However, at the same time as sections of the media have derided Putin for his political use of the Olympics for the glorification of his increasingly authoritarian regime, David Cameron visited the Velodrome in Stratford to laud the role of Chris Hoy and Andy Murray in the British Olympic Team.
It might also be noted that in Qatar, the host country of the 2022 World Cup, homosexual acts are illegal and punishable for up to five years. When questioned about this, Sepp Blatter, head of Fifa, responded, “I’d say they [gay fans] should refrain from any sexual activities.”
New Cold War
Much of the rhetoric calling for a boycott of the Sochi Games bears an uncanny resemblance to the rhetoric of the 1980s when the US boycotted the Games in Moscow. The ostensible reason for the boycott was the Soviet invasion of Afghanistan, which, given that the US had not long finished trying to bomb Vietnam “back to the stone age”, in General Curtis LeMay’s famous words, was the rankest hypocrisy.
The Moscow boycott marked the start of the second Cold War – the renewed demonisation of the Soviet Union after the easing of relations between the superpowers, known as détente, and a return to the arms race. The Soviet Union now became the “evil empire”, against which a ludicrously expensive nuclear missile build-up was required. It broke the back of the Soviet economy and the US won the Cold War. The Soviet Union disappeared, and was replaced by a much diminished and compliant Russia.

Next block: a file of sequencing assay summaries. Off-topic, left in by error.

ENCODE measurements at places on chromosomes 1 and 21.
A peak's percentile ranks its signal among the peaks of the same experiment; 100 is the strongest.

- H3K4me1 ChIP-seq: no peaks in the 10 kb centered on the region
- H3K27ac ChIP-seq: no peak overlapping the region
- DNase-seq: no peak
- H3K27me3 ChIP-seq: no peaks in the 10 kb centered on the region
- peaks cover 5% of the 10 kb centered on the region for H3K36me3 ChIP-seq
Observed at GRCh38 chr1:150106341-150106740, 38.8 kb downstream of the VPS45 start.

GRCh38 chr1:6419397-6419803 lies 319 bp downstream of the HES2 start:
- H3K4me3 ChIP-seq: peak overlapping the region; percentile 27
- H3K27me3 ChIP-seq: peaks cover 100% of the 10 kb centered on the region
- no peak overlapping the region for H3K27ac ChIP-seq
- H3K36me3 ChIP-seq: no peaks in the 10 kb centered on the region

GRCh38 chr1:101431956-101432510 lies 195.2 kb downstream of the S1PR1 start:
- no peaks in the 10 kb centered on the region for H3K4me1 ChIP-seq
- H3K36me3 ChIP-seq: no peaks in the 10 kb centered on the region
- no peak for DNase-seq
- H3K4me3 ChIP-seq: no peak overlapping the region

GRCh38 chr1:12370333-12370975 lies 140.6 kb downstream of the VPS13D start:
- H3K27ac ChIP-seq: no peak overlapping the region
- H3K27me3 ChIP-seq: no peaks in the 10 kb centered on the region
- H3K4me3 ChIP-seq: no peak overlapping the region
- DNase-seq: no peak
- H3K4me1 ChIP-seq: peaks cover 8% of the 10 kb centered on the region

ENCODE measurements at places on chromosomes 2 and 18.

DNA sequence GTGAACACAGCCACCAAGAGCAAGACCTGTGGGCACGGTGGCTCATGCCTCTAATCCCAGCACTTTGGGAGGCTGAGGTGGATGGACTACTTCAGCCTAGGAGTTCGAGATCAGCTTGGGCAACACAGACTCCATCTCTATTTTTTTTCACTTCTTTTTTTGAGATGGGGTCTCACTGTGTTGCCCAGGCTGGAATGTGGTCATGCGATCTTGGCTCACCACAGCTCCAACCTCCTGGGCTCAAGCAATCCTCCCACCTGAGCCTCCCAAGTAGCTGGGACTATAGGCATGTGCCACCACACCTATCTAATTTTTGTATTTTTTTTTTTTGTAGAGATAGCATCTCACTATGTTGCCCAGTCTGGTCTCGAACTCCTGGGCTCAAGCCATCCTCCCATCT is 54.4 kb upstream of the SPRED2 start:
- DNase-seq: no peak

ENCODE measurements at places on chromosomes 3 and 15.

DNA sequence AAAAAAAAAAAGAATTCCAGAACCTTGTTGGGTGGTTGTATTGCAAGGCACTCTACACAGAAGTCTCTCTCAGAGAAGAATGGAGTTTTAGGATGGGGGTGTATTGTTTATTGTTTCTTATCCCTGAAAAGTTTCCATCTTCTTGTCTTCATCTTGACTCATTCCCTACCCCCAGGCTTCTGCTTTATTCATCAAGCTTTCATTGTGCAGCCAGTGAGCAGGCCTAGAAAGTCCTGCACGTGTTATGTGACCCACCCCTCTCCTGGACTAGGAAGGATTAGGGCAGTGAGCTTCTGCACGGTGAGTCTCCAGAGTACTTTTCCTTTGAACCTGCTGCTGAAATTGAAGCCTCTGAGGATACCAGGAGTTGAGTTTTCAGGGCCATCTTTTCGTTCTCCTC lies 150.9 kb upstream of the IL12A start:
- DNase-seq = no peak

But then the US suffered imperial overstretch and economic setback. Iraq blew up in its face and the economy slumped. The US’s bid for global hegemony started to look short-lived. When Russia revived after a decade of anarchy and reasserted itself in the world it was in not in a mood to easily forgive the indignities or damage inflicted on it by the Yankee imperialists.
So what is going on in Russia?
The anti “gay propaganda” law passed last year is quite obviously an attempt to deligitimise and demonise LGBT people in Russia. As might be expected, it has led to a wave of homophobia across the country. However, it has not come out of nowhere. There has been mounting anti-gay rhetoric and increased use of homophobia by the right – which includes many on the supposed left – over the last few years. LGBT rallies have been attacked and activists beaten up, often as a prelude to being arrested.
The right has increasingly used public homophobia as a way to attack the left and liberals, usually by tarring them with the brush of either paedophilia, which seems to be indistinguishable form homosexuality in the minds of many of these homophobes, or conspiracy with the decadent west against holy Russia. It is interesting to note that the first attempt to pass an anti “gay propaganda” law was made by Deputies in the Russian parliament of Just Russia, the official, Kremlin-approved, left party.
All of which has a certain irony, given that the political use of homophobia and the suite of ideas and techniques that are used to create and mobilise bigotry have all been copied lock, stock and barrel from the US (anti-Soviet) new right.
Homophobia à la Russe